What Is Existentialism In The Stranger

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What if we all lived lives believing there is no true purpose of our existence? In the novel The Stranger, author Albert Camus conveys his ideas of existentialism through the life of main character, Meursault. In this novel, Camus works in his own philosophical views, pushing the idea that human existence has no rational meaning or cause. But, since this isn’t something individuals usually accept they are essentially attempting to put a meaning behind their lives. There are three main events that affect Meursault in one way or another. From the death of his mother, the murder he commits, to this revelation of the meaning and importance of his life, you are able to see the emotions Meursault feels and how he experiences life with such a standpoint.…show more content…
This causes a transition from the death of his mother to later the trial of the murder. After committing the murder, Meursault struggles to understand the reasoning behind why society begins to look down on him, as well as his irrational attitude and ideas. Whilst Meursault is in trial, his lawyer and the people around him attempt to put logic behind why he decided to kill “the Arab”. They attempt to give this act reasoning and an explanation. This ties to a theme of absurdity, exhibiting the fact that there always seems to be a reason or excuse to why a person does something uncharacteristic, or immoral. While the reasoning behind the murder is less prominent, it can be seen as a way for Meursault to test his emotions, or sense of care. Throughout Meursault's trial, the jury and judge tend to question him more about his mother rather than the murder, possibly picking apart his background, hoping to find logic behind why he would kill someone. “But he cut me off and urged me one last time, drawing himself up to his full height and asking me if I believed in God. I said no” (p. 69). When first questioned about the murder, the magistrate was more appalled with the fact that Meursault didn’t believe in God rather than the murder. “ I accuse this man of burying his mother with crime in his heart” (p. 96). Ultimately the judge primarily focuses on Meursault’s life before the murder, and his history…show more content…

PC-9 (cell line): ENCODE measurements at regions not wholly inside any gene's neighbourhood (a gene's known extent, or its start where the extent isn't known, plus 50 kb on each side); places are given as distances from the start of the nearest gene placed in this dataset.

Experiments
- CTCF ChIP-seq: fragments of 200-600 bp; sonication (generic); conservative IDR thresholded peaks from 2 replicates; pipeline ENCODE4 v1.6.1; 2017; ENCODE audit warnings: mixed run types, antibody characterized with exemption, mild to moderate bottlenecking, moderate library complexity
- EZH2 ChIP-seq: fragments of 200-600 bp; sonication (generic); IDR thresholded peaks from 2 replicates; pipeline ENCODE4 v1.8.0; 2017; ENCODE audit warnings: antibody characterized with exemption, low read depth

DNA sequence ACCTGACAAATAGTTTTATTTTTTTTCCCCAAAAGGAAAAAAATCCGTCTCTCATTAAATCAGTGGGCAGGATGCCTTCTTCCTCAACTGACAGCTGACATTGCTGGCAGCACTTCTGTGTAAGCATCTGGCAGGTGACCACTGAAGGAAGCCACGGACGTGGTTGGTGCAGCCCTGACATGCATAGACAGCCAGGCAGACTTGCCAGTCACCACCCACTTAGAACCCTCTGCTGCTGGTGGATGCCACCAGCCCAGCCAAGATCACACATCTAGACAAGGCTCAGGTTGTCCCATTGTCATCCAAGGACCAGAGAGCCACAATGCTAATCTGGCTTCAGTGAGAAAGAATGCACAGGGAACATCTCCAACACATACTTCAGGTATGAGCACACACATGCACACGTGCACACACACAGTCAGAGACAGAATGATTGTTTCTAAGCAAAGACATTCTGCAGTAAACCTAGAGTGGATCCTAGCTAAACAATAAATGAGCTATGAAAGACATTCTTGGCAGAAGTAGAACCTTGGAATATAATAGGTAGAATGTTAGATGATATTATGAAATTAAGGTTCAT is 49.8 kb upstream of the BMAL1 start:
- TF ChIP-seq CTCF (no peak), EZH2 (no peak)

Once Meursault is sentenced to death, he begins to show feeling, as Camus starts to push the idea that death is the only certainty in ones life. Meursault soon recognizes the fact that he will definitely die, providing him with something he can be sure of. Camus incorporates this paradox, shown when Meursault is only able to achieve true happiness when he is about to die, he obtains an accurate perception of life. He comes to terms with the idea that death is unavoidable, comforting him. “That meant, of course, I was to die. Sooner than others, obviously. 'But,' I reminded myself, 'it's common knowledge that life isn't worth living, anyhow.' And, on a wide view, I could see that it makes little difference whether one dies at the age of thirty or threescore and ten-- since, in either case, other men will continue living, the world will go on as before” (p. 114). The theme of absurdity appears due to the fact that the majority of people don’t go on living their lives believing no one will remember their existence. Meursault’s emotional transition fades from finding no importance in human existence, to the the idea of the only certainty in one's life is death. Throughout Albert Camus’s novel The Stranger the idea of existentialism and absurdity is portrayed through the life of main character Meursault. Through this first person narrative, we experience his viewpoint on life and the acceleration of its meaning
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